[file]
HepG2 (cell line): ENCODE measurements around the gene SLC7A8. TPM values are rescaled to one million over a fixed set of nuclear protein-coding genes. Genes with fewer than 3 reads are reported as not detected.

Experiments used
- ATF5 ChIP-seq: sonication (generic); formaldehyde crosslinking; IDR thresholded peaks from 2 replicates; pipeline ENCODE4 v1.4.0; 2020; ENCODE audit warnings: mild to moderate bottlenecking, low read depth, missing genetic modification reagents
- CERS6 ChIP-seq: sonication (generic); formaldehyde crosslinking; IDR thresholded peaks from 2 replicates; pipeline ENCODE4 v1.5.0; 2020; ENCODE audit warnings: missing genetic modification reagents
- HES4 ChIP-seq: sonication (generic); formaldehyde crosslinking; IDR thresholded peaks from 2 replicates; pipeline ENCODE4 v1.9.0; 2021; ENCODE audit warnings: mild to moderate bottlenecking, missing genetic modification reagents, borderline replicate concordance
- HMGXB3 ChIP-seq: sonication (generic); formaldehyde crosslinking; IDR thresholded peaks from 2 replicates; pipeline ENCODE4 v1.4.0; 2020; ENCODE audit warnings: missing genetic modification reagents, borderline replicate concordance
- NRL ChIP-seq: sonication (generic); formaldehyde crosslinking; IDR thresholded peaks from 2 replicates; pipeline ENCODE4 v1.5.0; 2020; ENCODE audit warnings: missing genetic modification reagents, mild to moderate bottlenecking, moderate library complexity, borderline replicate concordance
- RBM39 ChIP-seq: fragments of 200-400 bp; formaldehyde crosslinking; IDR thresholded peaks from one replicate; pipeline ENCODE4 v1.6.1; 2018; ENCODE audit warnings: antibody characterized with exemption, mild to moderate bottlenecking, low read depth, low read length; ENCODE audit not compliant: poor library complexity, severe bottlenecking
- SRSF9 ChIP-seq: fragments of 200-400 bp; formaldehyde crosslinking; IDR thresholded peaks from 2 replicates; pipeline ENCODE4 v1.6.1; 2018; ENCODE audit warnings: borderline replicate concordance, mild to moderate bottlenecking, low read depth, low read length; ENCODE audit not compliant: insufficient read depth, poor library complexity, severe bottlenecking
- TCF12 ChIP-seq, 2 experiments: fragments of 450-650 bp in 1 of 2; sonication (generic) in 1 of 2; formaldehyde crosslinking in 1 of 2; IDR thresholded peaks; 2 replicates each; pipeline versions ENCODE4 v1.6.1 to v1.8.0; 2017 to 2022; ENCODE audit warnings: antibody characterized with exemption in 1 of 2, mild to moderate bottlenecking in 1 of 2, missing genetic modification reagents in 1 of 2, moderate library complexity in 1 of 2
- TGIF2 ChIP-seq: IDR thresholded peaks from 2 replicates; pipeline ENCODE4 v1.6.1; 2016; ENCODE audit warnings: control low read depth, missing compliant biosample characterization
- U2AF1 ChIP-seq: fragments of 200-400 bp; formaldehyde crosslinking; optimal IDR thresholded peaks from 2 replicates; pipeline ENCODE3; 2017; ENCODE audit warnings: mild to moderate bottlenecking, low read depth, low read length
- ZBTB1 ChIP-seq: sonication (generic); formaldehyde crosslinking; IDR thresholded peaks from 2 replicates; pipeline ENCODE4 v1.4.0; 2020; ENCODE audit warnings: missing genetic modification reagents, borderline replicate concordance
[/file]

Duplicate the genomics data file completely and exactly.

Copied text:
HepG2 (cell line): ENCODE measurements around the gene SLC7A8. TPM values are rescaled to one million over a fixed set of nuclear protein-coding genes. Genes with fewer than 3 reads are reported as not detected.

Experiments used
- ATF5 ChIP-seq: sonication (generic); formaldehyde crosslinking; IDR thresholded peaks from 2 replicates; pipeline ENCODE4 v1.4.0; 2020; ENCODE audit warnings: mild to moderate bottlenecking, low read depth, missing genetic modification reagents
- CERS6 ChIP-seq: sonication (generic); formaldehyde crosslinking; IDR thresholded peaks from 2 replicates; pipeline ENCODE4 v1.5.0; 2020; ENCODE audit warnings: missing genetic modification reagents
- HES4 ChIP-seq: sonication (generic); formaldehyde crosslinking; IDR thresholded peaks from 2 replicates; pipeline ENCODE4 v1.9.0; 2021; ENCODE audit warnings: mild to moderate bottlenecking, missing genetic modification reagents, borderline replicate concordance
- HMGXB3 ChIP-seq: sonication (generic); formaldehyde crosslinking; IDR thresholded peaks from 2 replicates; pipeline ENCODE4 v1.4.0; 2020; ENCODE audit warnings: missing genetic modification reagents, borderline replicate concordance
- NRL ChIP-seq: sonication (generic); formaldehyde crosslinking; IDR thresholded peaks from 2 replicates; pipeline ENCODE4 v1.5.0; 2020; ENCODE audit warnings: missing genetic modification reagents, mild to moderate bottlenecking, moderate library complexity, borderline replicate concordance
- RBM39 ChIP-seq: fragments of 200-400 bp; formaldehyde crosslinking; IDR thresholded peaks from one replicate; pipeline ENCODE4 v1.6.1; 2018; ENCODE audit warnings: antibody characterized with exemption, mild to moderate bottlenecking, low read depth, low read length; ENCODE audit not compliant: poor library complexity, severe bottlenecking
- SRSF9 ChIP-seq: fragments of 200-400 bp; formaldehyde crosslinking; IDR thresholded peaks from 2 replicates; pipeline ENCODE4 v1.6.1; 2018; ENCODE audit warnings: borderline replicate concordance, mild to moderate bottlenecking, low read depth, low read length; ENCODE audit not compliant: insufficient read depth, poor library complexity, severe bottlenecking
- TCF12 ChIP-seq, 2 experiments: fragments of 450-650 bp in 1 of 2; sonication (generic) in 1 of 2; formaldehyde crosslinking in 1 of 2; IDR thresholded peaks; 2 replicates each; pipeline versions ENCODE4 v1.6.1 to v1.8.0; 2017 to 2022; ENCODE audit warnings: antibody characterized with exemption in 1 of 2, mild to moderate bottlenecking in 1 of 2, missing genetic modification reagents in 1 of 2, moderate library complexity in 1 of 2
- TGIF2 ChIP-seq: IDR thresholded peaks from 2 replicates; pipeline ENCODE4 v1.6.1; 2016; ENCODE audit warnings: control low read depth, missing compliant biosample characterization
- U2AF1 ChIP-seq: fragments of 200-400 bp; formaldehyde crosslinking; optimal IDR thresholded peaks from 2 replicates; pipeline ENCODE3; 2017; ENCODE audit warnings: mild to moderate bottlenecking, low read depth, low read length
- ZBTB1 ChIP-seq: sonication (generic); formaldehyde crosslinking; IDR thresholded peaks from 2 replicates; pipeline ENCODE4 v1.4.0; 2020; ENCODE audit warnings: missing genetic modification reagents, borderline replicate concordance